According to a local media outlet, Jan Hamáček told colleagues he would offer to bury intelligence about Moscow’s role in a 2014 Czech bombing in exchange for Russian coronavirus vaccine doses.
PRAGUE — Czech police are investigating “the circumstances” surrounding a trip the country’s interior minister had scheduled to Russia, during which he was allegedly planning to propose a deal burying intelligence about Moscow’s role in a 2014 Czech bombing in exchange for 1 million Russian coronavirus vaccine doses.
The official, Jan Hamáček, was also serving as interim foreign minister when, according to Czech news outlet Seznam Zprávy, he outlined his plan to colleagues during an April 15 meeting. Hamáček also reportedly told colleagues he would press for the Russians to name Prague as the site for an expected summit meeting between U.S. President Joe Biden and Russian President Vladimir Putin.
Hamáček’s trip never happened, though. On April 17, Hamáček and Prime Minister Andrej Babiš publicly revealed the intelligence, saying Russian GRU military intelligence agents had almost certainly blown up an ammunition depot that killed two Czech nationals. Hamáček canceled his visit to Moscow and the two countries have since been exchanging expulsions of each other’s embassy diplomats and staff.
But now the Czech National Center against Organized Crime (NCOZ) is looking into the events around Hamáček’s planned trip, Police President spokeswoman Kateřina Rendlová told Seznam Zprávy on Thursday, although she didn’t specifically mention the April 15 meeting.
That meeting reportedly included a series of high-ranking Czech officials, including the heads of the secret services, their deputies, the national police president and the Czech ambassador to Moscow.
Hamáček immediately denounced the report as “complete nonsense,” and later went further, saying he would file charges for slander against the reporters who had written the story. He also said he would sue the news outlet for the equivalent of €390,000.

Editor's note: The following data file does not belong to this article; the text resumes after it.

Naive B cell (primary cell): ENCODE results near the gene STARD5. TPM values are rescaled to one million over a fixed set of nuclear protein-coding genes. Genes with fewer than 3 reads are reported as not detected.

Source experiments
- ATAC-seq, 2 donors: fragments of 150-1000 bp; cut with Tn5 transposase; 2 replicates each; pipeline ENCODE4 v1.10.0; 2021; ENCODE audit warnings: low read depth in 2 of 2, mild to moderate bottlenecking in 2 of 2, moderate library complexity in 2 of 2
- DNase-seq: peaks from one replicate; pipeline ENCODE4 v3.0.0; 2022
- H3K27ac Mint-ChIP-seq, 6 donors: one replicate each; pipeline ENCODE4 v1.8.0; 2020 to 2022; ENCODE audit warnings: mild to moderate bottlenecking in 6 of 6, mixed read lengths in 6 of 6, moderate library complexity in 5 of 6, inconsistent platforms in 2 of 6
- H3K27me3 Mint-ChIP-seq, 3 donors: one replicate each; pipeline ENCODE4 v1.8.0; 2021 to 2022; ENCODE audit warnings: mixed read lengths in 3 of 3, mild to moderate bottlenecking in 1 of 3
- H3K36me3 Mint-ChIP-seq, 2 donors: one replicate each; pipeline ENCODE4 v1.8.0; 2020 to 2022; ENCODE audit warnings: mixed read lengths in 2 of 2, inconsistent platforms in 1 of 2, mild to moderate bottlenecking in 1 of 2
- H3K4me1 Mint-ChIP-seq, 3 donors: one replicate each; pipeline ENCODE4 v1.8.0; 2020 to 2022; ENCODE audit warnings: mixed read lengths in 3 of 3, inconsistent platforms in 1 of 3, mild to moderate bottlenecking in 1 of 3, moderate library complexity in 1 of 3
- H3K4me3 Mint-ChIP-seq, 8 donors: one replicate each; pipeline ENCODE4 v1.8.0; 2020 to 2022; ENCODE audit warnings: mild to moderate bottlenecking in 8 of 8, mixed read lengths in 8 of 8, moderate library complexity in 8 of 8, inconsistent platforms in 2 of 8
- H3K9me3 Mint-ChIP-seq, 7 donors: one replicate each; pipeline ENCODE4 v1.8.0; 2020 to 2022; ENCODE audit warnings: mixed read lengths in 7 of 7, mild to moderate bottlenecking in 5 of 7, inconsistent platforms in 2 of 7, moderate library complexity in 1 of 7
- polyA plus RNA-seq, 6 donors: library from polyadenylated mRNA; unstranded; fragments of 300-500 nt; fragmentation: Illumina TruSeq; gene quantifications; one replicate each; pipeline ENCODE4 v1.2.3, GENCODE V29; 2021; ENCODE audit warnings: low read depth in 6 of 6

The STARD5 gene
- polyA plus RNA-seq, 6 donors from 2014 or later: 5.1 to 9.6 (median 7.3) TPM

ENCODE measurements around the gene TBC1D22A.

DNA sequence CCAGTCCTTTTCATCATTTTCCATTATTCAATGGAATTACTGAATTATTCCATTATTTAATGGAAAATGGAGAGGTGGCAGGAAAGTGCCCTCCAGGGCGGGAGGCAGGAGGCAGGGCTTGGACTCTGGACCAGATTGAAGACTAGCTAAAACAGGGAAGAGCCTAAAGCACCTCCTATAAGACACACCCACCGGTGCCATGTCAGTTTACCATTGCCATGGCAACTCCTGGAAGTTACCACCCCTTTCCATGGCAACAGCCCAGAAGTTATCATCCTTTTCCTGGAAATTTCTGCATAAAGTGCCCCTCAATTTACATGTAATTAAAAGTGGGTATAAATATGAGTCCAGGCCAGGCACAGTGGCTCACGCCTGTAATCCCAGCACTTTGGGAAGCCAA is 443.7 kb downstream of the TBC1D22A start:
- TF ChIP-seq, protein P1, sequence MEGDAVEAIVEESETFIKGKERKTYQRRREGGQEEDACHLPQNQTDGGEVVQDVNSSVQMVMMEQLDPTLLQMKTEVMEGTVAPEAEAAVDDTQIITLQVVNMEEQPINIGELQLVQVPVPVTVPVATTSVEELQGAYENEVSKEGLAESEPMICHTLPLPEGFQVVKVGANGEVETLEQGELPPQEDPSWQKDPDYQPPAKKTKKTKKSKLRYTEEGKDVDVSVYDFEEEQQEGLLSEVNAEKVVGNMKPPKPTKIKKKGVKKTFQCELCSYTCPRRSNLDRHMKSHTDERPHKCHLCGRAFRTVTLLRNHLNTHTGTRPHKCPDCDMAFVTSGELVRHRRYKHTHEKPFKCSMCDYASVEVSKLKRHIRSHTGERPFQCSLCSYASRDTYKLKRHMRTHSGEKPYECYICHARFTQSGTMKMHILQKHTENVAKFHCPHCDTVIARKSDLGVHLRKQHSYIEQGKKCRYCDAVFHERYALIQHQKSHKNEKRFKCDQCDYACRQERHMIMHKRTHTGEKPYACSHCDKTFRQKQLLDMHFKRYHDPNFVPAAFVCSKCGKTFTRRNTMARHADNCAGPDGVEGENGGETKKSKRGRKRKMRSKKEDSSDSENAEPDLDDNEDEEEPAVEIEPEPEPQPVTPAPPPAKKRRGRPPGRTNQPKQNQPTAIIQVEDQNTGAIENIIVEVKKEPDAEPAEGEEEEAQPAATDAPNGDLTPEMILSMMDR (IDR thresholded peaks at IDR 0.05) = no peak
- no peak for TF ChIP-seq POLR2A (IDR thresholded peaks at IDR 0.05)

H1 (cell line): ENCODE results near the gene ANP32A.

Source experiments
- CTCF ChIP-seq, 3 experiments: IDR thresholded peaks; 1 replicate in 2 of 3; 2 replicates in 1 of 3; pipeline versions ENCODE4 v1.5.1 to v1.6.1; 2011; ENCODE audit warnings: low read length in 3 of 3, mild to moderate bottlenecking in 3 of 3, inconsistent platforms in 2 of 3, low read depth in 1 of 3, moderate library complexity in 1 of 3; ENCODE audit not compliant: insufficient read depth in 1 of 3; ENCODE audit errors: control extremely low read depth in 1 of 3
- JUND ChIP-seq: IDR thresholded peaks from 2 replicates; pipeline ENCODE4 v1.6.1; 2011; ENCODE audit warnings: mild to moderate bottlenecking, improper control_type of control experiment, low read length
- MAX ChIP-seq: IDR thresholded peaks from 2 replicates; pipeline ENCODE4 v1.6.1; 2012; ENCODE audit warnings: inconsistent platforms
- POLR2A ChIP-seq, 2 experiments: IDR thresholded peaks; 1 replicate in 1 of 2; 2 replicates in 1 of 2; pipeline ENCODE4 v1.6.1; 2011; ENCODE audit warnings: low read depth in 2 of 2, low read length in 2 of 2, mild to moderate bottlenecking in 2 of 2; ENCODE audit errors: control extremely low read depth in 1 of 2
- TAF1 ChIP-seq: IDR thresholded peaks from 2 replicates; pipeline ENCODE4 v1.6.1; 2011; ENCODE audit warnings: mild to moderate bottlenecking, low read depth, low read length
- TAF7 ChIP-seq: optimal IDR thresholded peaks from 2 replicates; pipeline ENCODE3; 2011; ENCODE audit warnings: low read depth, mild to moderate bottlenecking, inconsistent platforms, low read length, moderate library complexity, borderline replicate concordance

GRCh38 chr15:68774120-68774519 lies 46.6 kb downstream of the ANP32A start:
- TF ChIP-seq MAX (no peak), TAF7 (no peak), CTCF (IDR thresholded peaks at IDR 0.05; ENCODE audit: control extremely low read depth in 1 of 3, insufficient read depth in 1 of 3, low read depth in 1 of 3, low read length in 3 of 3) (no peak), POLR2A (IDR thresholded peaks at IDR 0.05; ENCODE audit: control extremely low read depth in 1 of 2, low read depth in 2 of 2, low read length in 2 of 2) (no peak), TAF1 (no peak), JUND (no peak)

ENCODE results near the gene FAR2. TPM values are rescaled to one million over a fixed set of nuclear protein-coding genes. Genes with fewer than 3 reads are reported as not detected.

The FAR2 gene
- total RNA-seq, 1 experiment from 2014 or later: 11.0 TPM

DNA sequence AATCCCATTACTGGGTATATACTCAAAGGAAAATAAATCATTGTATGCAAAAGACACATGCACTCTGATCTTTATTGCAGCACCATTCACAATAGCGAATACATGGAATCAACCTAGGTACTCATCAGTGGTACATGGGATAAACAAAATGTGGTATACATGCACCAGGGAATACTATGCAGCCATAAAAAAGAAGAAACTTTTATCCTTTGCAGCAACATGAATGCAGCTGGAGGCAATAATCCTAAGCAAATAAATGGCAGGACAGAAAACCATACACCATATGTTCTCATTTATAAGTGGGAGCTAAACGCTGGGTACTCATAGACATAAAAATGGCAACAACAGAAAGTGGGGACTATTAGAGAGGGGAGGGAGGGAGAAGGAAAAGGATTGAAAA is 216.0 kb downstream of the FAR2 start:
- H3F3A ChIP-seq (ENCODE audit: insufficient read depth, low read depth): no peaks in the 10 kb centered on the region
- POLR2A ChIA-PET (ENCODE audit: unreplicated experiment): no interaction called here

The initial Seznam Zprávy report was sourced to anonymous officials present at the meeting. The outlet’s editor-in-chief, Jiří Kubík, has said the evidence is “entirely credible.”
“I am absolutely sure that the information we have published is true,” he told Czech Television.
The report comes at a sensitive time for Hamáček as head of the Social Democratic Party, which is part of a minority governing coalition with Babiš’s ANO movement. Legislative elections will be held in October and recent polls show the Social Democrats falling short of the 5 percent hurdle required to enter Parliament.
Without the Social Democrats in Parliament, Babiš would have to form a coalition with either the far-right SPD or the Communists to have any hope of remaining in power.
The prime minister has said little thus far about Hamáček’s alleged plans, simply declaring that he trusts his interior minister.
On Thursday, Seznam Zprávy published a follow-up report in which the governor of the Pardubice region, Martin Netolický, a Social Democrat, claimed Hamáček told him on April 15 that he would soon travel to Russia and bring back 1 million Sputnik V doses, saving their party from an electoral debacle in the process.
“I have it all arranged,” Hamáček reportedly said.
However, no mention was made in the conversation of the 2014 bombing and Russian complicity, which was made public two days later. In addition, comments on the Biden-Putin summit in Prague were incidental, Netolický said.
Hamáček’s desire to bring Biden and Putin to Prague was no secret. On April 14, he tweeted that he had instructed Czech ambassadors in Washington and Moscow to offer the Czech capital as “a possible meeting place, following on from the Obama-Medvedev summit.”